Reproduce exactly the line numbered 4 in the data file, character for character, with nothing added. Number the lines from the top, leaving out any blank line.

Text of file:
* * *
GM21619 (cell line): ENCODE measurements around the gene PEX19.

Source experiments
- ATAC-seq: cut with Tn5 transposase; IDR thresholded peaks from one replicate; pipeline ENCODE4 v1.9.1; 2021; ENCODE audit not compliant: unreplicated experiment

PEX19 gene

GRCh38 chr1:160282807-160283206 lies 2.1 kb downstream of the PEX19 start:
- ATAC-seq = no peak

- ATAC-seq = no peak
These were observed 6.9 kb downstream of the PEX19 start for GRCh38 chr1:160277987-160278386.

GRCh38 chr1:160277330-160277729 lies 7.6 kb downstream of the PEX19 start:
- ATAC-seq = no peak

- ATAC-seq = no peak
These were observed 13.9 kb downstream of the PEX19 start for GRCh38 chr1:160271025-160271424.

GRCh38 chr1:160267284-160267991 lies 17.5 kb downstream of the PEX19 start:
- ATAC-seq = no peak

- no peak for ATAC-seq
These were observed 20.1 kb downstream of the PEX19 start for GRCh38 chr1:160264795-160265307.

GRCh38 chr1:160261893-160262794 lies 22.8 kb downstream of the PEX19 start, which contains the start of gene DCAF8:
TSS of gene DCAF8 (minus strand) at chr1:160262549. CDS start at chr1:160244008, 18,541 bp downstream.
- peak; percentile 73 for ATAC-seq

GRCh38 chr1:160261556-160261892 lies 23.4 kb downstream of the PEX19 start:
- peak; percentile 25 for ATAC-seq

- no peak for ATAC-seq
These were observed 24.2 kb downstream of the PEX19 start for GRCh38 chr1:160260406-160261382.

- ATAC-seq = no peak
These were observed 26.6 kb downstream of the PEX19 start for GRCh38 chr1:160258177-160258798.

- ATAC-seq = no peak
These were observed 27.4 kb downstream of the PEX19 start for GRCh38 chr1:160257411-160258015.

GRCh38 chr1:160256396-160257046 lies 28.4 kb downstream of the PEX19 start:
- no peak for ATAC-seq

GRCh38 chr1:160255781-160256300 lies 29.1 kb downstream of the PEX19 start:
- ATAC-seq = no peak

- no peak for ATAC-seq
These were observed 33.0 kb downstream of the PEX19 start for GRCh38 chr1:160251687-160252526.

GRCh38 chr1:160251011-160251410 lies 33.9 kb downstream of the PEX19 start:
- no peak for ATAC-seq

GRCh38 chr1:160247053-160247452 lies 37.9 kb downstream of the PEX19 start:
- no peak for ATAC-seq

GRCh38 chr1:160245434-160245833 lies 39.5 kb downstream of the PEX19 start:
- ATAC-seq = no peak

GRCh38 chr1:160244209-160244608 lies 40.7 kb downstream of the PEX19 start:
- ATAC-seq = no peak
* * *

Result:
PEX19 gene